We introduce a modeling tool which can evolve a set of 3D objects in a functionality-aware manner. Our goal is for the evolution to generate large and diverse sets of plausible 3D objects for data augmentation, constrained modeling, as well as open-ended exploration to possibly inspire new designs. Starting with an initial population of 3D objects belonging to one or more functional categories, we evolve the shapes through part re-combination to produce generations of hybrids or crossbreeds between parents from the heterogeneous shape collection. Evolutionary selection of offsprings is guided both by a functional plausibility score derived from functionality analysis of shapes in the initial population and user preference, as in a design gallery. Since cross-category hybridization may result in offsprings not belonging to any of the known functional categories, we develop a means for functionality partial matching to evaluate functional plausibility on partial shapes. We show a variety of plausible hybrid shapes generated by our functionality-aware model evolution, which can complement existing datasets as training data and boost the performance of contemporary data-driven segmentation schemes, especially in challenging cases.
  • Impact of data preprocessing on cell-type clustering based on single-cell RNA-seq data.

    Wang, Chunxiang; Gao, Xin; Liu, Juntao (BMC bioinformatics, Springer Science and Business Media LLC, 2020-10-08) [Article]
    BACKGROUND:Advances in single-cell RNA-seq technology have led to great opportunities for the quantitative characterization of cell types, and many clustering algorithms have been developed based on single-cell gene expression. However, we found that different data preprocessing methods show quite different effects on clustering algorithms. Moreover, there is no specific preprocessing method that is applicable to all clustering algorithms, and even for the same clustering algorithm, the best preprocessing method depends on the input data. RESULTS:We designed a graph-based algorithm, SC3-e, specifically for discriminating the best data preprocessing method for SC3, which is currently the most widely used clustering algorithm for single cell clustering. When tested on eight frequently used single-cell RNA-seq data sets, SC3-e always accurately selects the best data preprocessing method for SC3 and therefore greatly enhances the clustering performance of SC3. CONCLUSION:The SC3-e algorithm is practically powerful for discriminating the best data preprocessing method, and therefore largely enhances the performance of cell-type clustering of SC3. It is expected to play a crucial role in the related studies of single-cell clustering, such as the studies of human complex diseases and discoveries of new cell types.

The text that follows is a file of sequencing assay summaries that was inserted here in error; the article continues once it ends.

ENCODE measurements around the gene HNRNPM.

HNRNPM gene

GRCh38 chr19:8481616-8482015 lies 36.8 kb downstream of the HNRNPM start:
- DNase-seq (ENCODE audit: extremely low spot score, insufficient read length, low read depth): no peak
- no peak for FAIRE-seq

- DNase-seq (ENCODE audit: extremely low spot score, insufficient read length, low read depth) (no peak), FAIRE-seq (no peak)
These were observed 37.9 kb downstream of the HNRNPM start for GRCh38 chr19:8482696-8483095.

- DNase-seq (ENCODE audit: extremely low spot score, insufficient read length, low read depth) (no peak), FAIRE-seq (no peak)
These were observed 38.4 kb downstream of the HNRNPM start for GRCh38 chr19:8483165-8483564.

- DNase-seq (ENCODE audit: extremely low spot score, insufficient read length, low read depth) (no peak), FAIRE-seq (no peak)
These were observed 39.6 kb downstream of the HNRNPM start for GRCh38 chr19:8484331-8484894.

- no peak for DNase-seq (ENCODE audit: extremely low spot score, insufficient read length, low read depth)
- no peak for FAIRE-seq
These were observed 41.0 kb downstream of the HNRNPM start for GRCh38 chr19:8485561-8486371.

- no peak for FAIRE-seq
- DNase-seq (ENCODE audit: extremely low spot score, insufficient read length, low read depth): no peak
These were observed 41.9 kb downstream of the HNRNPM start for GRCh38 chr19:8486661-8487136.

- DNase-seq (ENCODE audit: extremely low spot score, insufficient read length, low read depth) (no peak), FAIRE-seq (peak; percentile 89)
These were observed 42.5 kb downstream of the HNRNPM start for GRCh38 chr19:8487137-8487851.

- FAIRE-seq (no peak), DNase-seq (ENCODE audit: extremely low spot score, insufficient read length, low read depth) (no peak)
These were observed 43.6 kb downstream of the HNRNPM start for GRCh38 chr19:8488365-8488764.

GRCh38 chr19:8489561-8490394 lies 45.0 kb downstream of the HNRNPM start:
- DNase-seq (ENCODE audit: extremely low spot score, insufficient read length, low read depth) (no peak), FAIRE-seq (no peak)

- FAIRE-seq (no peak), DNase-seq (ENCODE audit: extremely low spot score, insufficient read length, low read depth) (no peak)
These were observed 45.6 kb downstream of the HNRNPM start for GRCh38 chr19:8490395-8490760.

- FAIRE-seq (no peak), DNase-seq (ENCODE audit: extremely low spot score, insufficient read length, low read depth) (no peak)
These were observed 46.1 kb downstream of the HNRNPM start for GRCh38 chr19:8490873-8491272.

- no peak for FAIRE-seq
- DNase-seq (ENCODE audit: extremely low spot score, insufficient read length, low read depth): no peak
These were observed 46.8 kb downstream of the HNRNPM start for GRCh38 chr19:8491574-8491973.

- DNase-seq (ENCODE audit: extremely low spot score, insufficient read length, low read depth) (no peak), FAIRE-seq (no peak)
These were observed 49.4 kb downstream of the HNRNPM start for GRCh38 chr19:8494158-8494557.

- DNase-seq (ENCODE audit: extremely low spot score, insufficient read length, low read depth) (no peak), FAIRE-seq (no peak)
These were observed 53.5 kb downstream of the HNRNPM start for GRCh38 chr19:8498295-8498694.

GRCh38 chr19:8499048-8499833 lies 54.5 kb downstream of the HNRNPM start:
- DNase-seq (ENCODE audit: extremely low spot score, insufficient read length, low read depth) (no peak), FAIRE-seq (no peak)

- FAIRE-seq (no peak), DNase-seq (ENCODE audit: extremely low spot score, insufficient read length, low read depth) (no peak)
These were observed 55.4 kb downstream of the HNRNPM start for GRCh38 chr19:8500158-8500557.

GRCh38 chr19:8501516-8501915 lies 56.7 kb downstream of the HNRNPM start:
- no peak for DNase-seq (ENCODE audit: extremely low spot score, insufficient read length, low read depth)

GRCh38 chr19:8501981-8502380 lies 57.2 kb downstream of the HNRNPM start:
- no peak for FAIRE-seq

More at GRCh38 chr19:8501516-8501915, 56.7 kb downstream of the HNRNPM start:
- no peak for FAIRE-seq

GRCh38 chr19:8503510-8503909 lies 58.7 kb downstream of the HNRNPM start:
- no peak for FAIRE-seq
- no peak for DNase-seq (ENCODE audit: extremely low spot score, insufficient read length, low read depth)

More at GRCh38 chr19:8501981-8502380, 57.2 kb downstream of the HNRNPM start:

• Optimal Gradient Compression for Distributed and Federated Learning

    Albasyoni, Alyazeed; Safaryan, Mher; Condat, Laurent; Richtarik, Peter (arXiv, 2020-10-07) [Preprint]